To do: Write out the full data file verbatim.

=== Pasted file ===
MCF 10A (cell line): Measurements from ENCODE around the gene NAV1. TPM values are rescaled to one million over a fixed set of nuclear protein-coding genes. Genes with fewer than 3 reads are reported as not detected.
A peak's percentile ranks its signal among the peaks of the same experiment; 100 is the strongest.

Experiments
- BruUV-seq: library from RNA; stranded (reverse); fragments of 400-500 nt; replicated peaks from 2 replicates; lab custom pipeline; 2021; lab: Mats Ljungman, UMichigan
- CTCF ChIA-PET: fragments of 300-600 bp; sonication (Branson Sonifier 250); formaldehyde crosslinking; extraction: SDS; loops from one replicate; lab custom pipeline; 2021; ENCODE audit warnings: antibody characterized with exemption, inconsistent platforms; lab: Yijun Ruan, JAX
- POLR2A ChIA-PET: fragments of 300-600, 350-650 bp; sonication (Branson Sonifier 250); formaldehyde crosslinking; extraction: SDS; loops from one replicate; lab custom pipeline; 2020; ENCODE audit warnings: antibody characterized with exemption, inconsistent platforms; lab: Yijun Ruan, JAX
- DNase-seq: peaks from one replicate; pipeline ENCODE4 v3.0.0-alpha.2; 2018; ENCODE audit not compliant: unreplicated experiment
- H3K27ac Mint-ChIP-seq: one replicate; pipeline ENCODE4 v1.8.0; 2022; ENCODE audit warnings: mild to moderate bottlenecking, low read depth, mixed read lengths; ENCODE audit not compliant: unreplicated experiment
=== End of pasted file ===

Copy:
MCF 10A (cell line): Measurements from ENCODE around the gene NAV1. TPM values are rescaled to one million over a fixed set of nuclear protein-coding genes. Genes with fewer than 3 reads are reported as not detected.
A peak's percentile ranks its signal among the peaks of the same experiment; 100 is the strongest.

Experiments
- BruUV-seq: library from RNA; stranded (reverse); fragments of 400-500 nt; replicated peaks from 2 replicates; lab custom pipeline; 2021; lab: Mats Ljungman, UMichigan
- CTCF ChIA-PET: fragments of 300-600 bp; sonication (Branson Sonifier 250); formaldehyde crosslinking; extraction: SDS; loops from one replicate; lab custom pipeline; 2021; ENCODE audit warnings: antibody characterized with exemption, inconsistent platforms; lab: Yijun Ruan, JAX
- POLR2A ChIA-PET: fragments of 300-600, 350-650 bp; sonication (Branson Sonifier 250); formaldehyde crosslinking; extraction: SDS; loops from one replicate; lab custom pipeline; 2020; ENCODE audit warnings: antibody characterized with exemption, inconsistent platforms; lab: Yijun Ruan, JAX
- DNase-seq: peaks from one replicate; pipeline ENCODE4 v3.0.0-alpha.2; 2018; ENCODE audit not compliant: unreplicated experiment
- H3K27ac Mint-ChIP-seq: one replicate; pipeline ENCODE4 v1.8.0; 2022; ENCODE audit warnings: mild to moderate bottlenecking, low read depth, mixed read lengths; ENCODE audit not compliant: unreplicated experiment